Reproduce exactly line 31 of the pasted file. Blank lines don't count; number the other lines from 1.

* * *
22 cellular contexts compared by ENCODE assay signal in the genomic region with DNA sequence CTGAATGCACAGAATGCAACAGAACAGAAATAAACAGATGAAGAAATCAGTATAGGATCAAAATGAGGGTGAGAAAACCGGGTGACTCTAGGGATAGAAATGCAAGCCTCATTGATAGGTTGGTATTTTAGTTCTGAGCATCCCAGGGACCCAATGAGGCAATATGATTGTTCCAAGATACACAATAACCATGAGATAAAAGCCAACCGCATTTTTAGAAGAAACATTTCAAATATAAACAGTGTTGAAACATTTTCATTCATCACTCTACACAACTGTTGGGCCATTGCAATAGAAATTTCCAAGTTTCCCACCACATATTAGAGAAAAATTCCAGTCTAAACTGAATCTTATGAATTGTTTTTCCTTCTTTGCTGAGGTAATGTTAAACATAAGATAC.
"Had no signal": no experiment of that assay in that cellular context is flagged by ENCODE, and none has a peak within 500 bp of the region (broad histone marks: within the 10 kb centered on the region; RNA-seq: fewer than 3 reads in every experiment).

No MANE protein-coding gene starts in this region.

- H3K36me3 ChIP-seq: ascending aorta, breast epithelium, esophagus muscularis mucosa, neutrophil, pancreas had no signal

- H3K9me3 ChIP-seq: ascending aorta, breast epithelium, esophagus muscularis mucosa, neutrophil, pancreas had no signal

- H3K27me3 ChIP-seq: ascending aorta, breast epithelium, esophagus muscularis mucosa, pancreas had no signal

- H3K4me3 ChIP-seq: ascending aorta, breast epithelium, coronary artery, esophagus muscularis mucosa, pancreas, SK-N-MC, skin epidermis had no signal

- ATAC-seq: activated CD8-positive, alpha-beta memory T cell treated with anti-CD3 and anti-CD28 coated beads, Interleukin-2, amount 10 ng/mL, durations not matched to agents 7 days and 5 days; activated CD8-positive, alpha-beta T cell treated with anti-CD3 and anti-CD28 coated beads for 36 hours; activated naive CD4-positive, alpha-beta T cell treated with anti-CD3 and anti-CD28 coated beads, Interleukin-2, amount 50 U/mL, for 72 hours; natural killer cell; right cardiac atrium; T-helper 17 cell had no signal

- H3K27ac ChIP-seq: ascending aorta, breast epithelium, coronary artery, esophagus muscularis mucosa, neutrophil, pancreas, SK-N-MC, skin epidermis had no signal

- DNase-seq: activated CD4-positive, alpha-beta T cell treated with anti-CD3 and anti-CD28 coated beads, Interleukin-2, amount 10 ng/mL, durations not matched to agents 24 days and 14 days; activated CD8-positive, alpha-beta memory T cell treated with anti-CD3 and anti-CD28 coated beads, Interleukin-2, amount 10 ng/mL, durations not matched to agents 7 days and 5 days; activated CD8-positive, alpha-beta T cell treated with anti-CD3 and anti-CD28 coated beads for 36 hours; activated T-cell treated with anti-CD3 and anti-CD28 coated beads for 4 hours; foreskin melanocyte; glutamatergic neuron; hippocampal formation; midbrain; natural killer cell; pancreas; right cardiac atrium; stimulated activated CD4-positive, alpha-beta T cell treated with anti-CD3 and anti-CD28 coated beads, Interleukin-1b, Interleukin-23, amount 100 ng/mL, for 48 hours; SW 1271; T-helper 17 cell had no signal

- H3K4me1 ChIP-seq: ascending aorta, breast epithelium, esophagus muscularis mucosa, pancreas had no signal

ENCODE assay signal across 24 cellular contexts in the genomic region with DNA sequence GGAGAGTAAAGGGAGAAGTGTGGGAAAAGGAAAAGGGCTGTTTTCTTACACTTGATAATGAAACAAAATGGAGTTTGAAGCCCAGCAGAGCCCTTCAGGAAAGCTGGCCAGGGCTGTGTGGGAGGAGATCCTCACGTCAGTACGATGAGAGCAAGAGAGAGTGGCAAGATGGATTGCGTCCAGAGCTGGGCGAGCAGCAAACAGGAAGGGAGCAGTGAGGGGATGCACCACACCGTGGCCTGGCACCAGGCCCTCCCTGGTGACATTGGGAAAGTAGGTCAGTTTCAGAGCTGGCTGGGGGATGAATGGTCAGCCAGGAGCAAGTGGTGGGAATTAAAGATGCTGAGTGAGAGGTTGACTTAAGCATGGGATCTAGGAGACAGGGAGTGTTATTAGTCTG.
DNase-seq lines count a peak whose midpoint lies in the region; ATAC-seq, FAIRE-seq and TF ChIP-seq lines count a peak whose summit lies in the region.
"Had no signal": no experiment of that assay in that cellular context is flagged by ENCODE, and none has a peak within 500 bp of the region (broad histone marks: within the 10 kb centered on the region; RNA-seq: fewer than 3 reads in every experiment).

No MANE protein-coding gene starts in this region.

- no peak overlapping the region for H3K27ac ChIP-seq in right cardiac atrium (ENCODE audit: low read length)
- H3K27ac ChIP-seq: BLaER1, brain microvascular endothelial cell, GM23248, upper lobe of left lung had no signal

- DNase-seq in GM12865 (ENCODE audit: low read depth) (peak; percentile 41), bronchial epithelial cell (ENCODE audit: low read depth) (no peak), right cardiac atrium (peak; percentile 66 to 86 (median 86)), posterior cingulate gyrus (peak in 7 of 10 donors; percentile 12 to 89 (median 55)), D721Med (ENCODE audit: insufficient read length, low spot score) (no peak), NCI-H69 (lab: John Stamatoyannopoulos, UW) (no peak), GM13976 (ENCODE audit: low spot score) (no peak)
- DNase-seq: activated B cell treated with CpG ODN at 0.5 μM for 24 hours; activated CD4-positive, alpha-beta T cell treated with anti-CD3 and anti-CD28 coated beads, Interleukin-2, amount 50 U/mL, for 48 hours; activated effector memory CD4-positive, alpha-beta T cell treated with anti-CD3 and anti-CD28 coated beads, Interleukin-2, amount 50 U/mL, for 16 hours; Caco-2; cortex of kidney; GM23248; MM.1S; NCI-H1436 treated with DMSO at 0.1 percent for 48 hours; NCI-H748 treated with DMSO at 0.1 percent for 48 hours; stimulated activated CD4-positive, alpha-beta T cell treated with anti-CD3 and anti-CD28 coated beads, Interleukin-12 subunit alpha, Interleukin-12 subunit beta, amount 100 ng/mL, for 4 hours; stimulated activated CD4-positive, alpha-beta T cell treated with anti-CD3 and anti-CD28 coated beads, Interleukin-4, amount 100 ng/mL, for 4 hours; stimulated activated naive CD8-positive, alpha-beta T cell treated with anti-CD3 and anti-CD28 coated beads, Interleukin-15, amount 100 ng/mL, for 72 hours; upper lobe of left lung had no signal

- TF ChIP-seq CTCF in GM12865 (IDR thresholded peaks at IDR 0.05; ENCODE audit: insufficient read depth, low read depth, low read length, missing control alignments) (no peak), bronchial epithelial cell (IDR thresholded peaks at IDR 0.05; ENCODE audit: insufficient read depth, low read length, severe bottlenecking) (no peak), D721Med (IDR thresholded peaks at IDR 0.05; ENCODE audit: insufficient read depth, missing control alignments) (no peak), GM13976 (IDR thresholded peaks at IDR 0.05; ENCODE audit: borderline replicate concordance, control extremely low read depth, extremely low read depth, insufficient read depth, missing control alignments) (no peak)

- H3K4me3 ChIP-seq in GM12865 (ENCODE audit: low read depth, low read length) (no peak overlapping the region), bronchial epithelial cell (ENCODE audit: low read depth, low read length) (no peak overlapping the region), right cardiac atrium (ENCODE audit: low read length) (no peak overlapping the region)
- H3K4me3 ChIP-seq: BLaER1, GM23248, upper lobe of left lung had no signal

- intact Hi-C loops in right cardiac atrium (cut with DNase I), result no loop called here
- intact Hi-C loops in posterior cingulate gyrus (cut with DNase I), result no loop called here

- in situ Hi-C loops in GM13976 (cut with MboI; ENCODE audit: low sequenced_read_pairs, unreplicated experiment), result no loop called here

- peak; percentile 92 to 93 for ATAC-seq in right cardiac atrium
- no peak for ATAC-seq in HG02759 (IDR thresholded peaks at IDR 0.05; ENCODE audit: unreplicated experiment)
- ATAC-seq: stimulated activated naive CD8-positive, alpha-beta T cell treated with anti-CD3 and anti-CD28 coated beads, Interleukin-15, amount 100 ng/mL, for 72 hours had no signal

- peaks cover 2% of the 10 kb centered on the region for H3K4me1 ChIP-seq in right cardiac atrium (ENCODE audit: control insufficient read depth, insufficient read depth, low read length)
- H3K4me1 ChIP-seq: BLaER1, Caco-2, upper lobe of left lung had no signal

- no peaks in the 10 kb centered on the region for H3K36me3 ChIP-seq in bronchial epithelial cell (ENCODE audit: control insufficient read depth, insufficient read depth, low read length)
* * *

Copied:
- no peaks in the 10 kb centered on the region for H3K36me3 ChIP-seq in bronchial epithelial cell (ENCODE audit: control insufficient read depth, insufficient read depth, low read length)